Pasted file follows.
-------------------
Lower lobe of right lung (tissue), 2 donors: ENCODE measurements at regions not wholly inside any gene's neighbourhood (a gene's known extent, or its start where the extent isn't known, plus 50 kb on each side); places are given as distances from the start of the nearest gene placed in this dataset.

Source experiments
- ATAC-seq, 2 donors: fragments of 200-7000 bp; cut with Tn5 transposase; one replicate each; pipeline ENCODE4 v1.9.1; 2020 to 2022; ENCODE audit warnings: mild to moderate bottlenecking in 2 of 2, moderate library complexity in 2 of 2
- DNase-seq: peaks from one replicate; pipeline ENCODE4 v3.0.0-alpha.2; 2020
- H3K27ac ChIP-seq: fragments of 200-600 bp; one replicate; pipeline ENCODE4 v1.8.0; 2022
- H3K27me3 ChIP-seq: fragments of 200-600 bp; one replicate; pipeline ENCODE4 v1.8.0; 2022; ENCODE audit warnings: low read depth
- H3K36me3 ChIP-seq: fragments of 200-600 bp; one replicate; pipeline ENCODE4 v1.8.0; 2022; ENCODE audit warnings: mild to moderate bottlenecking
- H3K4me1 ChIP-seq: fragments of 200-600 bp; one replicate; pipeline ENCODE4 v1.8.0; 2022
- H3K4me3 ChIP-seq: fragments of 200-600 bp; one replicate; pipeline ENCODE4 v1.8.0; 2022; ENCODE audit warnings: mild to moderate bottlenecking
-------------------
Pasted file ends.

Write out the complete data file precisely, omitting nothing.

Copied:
Lower lobe of right lung (tissue), 2 donors: ENCODE measurements at regions not wholly inside any gene's neighbourhood (a gene's known extent, or its start where the extent isn't known, plus 50 kb on each side); places are given as distances from the start of the nearest gene placed in this dataset.

Source experiments
- ATAC-seq, 2 donors: fragments of 200-7000 bp; cut with Tn5 transposase; one replicate each; pipeline ENCODE4 v1.9.1; 2020 to 2022; ENCODE audit warnings: mild to moderate bottlenecking in 2 of 2, moderate library complexity in 2 of 2
- DNase-seq: peaks from one replicate; pipeline ENCODE4 v3.0.0-alpha.2; 2020
- H3K27ac ChIP-seq: fragments of 200-600 bp; one replicate; pipeline ENCODE4 v1.8.0; 2022
- H3K27me3 ChIP-seq: fragments of 200-600 bp; one replicate; pipeline ENCODE4 v1.8.0; 2022; ENCODE audit warnings: low read depth
- H3K36me3 ChIP-seq: fragments of 200-600 bp; one replicate; pipeline ENCODE4 v1.8.0; 2022; ENCODE audit warnings: mild to moderate bottlenecking
- H3K4me1 ChIP-seq: fragments of 200-600 bp; one replicate; pipeline ENCODE4 v1.8.0; 2022
- H3K4me3 ChIP-seq: fragments of 200-600 bp; one replicate; pipeline ENCODE4 v1.8.0; 2022; ENCODE audit warnings: mild to moderate bottlenecking